Federal Employee Benefits & Resources
Access Webinars and Other Financial Planning Information Courtesy of NITP and WAEPA
WAEPA has a partnership with the National Institute for Transition Planning Inc. (NITP) – a nationally recognized name in financial and retirement planning. Like WAEPA, the NITP specializes in world-class resources for employees of the federal government.
NITP has developed a range of webinars on financial planning and retirement topics you can access directly from the WAEPA site. Visit our webinar directory to learn about future events or review any of our dozens of pre-recorded webinars.
Pre-retirement planning is important for anyone, but it’s even more vital for employees of the federal government. Being proactive about your future helps ensure you will have the resources you need for a comfortable and enjoyable retirement.
WAEPA has worked diligently to provide our members with resources that will prepare them for life after work, including our informative guides and checklists tailored exclusively to the unique needs of Civilian Federal Employees. Visit our webinar directory to see upcoming topics or access recorded past presentations. You don’t need to be a WAEPA member to access our resources; it’s part of our mission to support the success, health and well-being of Civilian Federal Employees.
Key Questions About Retirement Planning for Federal Employees
How Long Will I Need to Work?
Eligibility for immediate retirement depends upon age and total years of service. Only under rare circumstances can individuals pursue early retirement and still receive full annuity benefits. You can request retirement estimates for your first available eligibility through your agency.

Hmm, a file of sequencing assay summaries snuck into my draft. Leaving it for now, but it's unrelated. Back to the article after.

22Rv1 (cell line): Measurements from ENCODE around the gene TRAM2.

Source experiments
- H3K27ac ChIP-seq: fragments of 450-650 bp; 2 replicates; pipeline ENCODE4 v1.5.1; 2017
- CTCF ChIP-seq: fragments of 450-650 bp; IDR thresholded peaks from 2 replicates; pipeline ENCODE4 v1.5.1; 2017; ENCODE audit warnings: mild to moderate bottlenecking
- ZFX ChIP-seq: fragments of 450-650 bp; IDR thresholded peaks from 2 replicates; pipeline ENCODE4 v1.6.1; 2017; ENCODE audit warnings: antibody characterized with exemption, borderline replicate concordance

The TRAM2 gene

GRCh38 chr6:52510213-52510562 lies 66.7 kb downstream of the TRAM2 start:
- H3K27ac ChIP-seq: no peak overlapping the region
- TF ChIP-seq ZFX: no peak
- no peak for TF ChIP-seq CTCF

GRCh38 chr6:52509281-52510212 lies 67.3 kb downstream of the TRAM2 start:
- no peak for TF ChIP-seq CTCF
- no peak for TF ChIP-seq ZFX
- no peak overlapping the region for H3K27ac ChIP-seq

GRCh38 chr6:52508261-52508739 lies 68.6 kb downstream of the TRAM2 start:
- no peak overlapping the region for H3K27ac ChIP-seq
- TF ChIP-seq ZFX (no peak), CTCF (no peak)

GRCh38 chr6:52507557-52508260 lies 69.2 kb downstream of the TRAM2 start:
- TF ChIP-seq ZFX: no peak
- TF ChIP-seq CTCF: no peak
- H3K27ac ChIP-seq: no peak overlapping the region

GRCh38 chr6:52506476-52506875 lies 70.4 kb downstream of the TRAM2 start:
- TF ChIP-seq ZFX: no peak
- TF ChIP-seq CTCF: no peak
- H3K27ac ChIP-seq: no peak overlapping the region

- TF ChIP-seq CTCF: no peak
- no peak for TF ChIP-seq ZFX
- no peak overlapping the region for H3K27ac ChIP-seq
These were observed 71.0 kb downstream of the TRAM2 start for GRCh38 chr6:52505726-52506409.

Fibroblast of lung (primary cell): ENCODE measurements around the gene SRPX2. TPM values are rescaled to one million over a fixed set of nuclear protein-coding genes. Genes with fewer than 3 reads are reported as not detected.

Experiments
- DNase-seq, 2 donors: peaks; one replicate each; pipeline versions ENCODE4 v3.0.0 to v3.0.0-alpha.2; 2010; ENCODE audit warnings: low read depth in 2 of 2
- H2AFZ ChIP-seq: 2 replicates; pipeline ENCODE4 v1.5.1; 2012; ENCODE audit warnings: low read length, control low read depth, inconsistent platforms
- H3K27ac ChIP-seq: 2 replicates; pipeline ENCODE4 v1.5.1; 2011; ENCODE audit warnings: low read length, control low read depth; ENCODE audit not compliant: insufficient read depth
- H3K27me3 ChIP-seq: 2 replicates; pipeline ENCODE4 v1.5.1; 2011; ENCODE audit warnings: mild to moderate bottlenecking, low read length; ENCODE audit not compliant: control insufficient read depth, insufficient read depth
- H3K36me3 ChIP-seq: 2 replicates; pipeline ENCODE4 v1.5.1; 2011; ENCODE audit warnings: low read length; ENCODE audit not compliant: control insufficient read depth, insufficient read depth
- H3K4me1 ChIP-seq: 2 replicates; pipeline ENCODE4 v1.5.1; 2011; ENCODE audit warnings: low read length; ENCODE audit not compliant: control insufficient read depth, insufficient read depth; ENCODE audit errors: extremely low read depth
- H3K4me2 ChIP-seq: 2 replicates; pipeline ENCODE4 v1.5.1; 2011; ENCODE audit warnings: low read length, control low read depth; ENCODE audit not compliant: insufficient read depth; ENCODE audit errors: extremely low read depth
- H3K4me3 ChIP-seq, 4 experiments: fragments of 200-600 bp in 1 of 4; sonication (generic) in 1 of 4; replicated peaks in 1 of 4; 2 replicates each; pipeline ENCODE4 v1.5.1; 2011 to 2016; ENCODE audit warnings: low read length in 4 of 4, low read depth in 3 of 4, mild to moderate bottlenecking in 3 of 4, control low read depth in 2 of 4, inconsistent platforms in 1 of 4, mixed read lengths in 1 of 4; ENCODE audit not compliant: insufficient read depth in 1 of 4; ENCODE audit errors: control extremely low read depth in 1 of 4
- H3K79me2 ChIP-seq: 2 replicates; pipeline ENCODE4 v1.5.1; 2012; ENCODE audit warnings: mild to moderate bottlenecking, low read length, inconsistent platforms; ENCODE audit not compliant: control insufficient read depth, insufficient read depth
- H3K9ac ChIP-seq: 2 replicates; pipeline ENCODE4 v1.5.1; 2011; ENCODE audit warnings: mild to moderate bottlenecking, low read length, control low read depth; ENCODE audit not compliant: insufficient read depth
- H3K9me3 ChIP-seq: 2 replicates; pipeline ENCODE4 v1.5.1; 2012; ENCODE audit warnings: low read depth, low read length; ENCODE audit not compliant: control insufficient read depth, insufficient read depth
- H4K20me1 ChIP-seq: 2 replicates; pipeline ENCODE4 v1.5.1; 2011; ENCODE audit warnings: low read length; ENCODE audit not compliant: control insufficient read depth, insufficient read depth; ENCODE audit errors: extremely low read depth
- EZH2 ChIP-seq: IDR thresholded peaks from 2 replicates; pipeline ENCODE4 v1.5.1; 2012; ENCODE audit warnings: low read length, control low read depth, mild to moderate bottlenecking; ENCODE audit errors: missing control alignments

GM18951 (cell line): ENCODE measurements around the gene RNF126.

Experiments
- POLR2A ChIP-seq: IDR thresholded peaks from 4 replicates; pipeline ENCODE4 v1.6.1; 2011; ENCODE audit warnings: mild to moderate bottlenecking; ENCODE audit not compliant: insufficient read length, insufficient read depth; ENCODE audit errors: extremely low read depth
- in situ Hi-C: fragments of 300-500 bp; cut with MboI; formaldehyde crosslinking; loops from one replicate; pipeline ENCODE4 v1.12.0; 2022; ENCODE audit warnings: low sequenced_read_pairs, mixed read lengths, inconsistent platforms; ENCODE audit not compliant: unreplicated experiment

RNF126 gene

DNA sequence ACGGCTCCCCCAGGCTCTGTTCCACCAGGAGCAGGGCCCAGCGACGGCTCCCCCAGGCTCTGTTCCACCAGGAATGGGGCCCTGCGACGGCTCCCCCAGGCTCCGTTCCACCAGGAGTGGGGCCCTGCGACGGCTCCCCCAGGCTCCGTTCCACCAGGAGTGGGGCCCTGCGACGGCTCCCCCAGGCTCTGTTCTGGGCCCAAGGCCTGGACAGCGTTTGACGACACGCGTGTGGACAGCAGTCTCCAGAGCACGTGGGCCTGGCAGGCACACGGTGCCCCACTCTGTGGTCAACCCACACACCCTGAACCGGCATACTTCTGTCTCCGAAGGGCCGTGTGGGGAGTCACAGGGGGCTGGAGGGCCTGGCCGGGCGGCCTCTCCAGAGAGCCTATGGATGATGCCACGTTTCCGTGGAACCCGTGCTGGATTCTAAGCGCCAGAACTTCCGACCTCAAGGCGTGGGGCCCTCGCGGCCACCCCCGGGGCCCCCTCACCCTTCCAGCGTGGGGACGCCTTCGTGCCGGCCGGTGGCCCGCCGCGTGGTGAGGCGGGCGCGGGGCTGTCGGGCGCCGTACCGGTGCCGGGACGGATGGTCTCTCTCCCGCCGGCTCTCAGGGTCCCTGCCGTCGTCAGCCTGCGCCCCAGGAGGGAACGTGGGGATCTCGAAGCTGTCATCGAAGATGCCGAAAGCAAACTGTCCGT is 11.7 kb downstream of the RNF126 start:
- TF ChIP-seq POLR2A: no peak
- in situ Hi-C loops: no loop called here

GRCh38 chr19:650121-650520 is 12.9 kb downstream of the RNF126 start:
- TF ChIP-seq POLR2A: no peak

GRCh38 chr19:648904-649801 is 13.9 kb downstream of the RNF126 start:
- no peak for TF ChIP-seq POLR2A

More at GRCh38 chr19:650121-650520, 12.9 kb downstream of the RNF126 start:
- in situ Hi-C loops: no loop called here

How Do I Find Out About Unpaid Deposits?
Service credit deposits are required in situations when you have a period of service not covered by the Civil Service Retirement System or Federal Employees Retirement. This includes active military service. Agency retirement specialists can estimate deposit amounts for you.
How Much Will I Need to Save?
It can be challenging to estimate expenses and assets following retirement. Recognizing this, the Office of Personnel Management recommends the Federal Ballpark Estimate as one way of clarifying how much you will need to save over time to finance the retirement you want.
What is the Best Date to Retire?
Federal employees often wait for the ideal time to retire, whether it takes place at the end of the pay period, the quarter or the year. For background information on choosing the best retirement dates, see this article from Government Executive.
For more information about annuities and savings topics, see our resource, 6 Tips for Planning Your Retirement.
WAEPA was established in 1943 For Feds, By Feds. Learn more about our Group Term Life Insurance today.
Financial Planning Matters: What New Hires and Mid-Career Professionals Should Know
Financial planning provides strategies to prepare for future needs and meet current ones through investment, savings and thrift. Federal employees have many resources for financial stability – but financial planning for Feds can be complex.
Let’s look at some milestones:
New Federal Hires
Financial planning early in your career may not be complicated, but it remains important. Through diligence now, you catch issues that could cause headaches later. Key activities include:
- Check everything in your Electronic Official Personnel Folder (eOPF) for accuracy;
- Update beneficiary forms, including SF 1152, SF 2823, TSP 3 and CSRS or FERS;
- Update your TSP 1 Election form to ensure agency matching on your TSP savings;
- Find out more about Health Savings Accounts (HSA) and the FSAFEDS program.
For more details, see our 2020 New Federal Employee Guide.
Mid-career marks another important shift in financial planning strategy. Review your eOPF to find out your retirement SCD, correct any errors in your documentation and determine whether you might owe any further deposits upon retirement. And, as always, ensure your beneficiary information is current.
Learn more by using our FedCheck for Mid-Career Employees.
You can start on estate planning any time in your career. Important documents to double-check include your will, power of attorney, healthcare directive and temporary guardianship document for any minor children. See our Estate Planning Article for more information.